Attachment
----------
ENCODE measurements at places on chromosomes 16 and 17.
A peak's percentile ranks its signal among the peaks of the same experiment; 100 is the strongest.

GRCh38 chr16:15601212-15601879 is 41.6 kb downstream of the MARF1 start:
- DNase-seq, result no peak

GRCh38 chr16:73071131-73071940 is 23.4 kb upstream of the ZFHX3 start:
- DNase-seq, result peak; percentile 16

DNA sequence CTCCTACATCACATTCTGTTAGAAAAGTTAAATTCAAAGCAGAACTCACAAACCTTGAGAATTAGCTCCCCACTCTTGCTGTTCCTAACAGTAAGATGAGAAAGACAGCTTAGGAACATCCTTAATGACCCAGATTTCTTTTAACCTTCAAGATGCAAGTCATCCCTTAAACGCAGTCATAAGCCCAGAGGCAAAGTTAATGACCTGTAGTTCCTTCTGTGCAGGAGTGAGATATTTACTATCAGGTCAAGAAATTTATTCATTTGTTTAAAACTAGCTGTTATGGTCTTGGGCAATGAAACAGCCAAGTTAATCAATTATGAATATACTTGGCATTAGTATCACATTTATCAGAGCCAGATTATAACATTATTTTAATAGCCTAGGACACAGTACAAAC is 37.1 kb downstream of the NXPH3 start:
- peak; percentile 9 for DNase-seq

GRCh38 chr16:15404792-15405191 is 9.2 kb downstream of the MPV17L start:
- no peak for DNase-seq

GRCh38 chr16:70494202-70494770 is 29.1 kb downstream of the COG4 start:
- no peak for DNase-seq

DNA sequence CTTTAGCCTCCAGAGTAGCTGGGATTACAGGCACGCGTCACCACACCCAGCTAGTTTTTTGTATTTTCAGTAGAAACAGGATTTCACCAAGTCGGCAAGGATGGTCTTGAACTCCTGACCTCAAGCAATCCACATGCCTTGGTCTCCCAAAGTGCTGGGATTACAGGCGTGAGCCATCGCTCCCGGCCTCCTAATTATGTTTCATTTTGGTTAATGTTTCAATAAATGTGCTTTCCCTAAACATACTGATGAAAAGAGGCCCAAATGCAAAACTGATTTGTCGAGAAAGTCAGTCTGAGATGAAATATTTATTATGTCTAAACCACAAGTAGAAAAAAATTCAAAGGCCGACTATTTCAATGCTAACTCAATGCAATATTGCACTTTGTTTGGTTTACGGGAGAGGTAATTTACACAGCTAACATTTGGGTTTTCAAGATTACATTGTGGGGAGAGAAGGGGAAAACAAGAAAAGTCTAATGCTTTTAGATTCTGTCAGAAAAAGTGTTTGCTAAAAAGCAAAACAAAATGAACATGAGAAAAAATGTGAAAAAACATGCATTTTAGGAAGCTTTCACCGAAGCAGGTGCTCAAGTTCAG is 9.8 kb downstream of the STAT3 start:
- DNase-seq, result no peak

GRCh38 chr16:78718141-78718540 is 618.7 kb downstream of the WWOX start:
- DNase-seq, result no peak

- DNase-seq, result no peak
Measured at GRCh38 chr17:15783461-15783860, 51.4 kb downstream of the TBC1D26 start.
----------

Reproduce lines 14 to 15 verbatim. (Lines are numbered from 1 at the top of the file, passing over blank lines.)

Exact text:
- DNase-seq, result no peak

GRCh38 chr16:78718141-78718540 is 618.7 kb downstream of the WWOX start: